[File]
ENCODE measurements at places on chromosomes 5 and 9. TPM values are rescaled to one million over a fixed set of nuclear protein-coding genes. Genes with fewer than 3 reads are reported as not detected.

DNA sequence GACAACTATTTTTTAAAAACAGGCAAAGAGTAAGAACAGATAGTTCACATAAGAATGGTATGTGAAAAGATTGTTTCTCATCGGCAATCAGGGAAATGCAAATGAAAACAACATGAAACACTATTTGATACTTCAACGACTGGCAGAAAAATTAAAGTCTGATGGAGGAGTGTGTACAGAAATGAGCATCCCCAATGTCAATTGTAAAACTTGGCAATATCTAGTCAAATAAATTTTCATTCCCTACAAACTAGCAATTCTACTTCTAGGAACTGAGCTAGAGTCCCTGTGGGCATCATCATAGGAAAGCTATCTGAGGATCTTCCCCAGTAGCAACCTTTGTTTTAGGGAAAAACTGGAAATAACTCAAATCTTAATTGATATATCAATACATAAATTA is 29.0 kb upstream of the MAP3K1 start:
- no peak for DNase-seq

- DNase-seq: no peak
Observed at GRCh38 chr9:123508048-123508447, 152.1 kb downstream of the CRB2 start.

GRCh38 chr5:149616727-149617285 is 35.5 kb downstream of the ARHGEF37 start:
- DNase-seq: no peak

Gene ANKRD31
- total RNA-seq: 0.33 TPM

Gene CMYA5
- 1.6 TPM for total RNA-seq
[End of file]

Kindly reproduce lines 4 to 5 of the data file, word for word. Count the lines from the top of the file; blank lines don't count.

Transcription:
- DNase-seq: no peak
Observed at GRCh38 chr9:123508048-123508447, 152.1 kb downstream of the CRB2 start.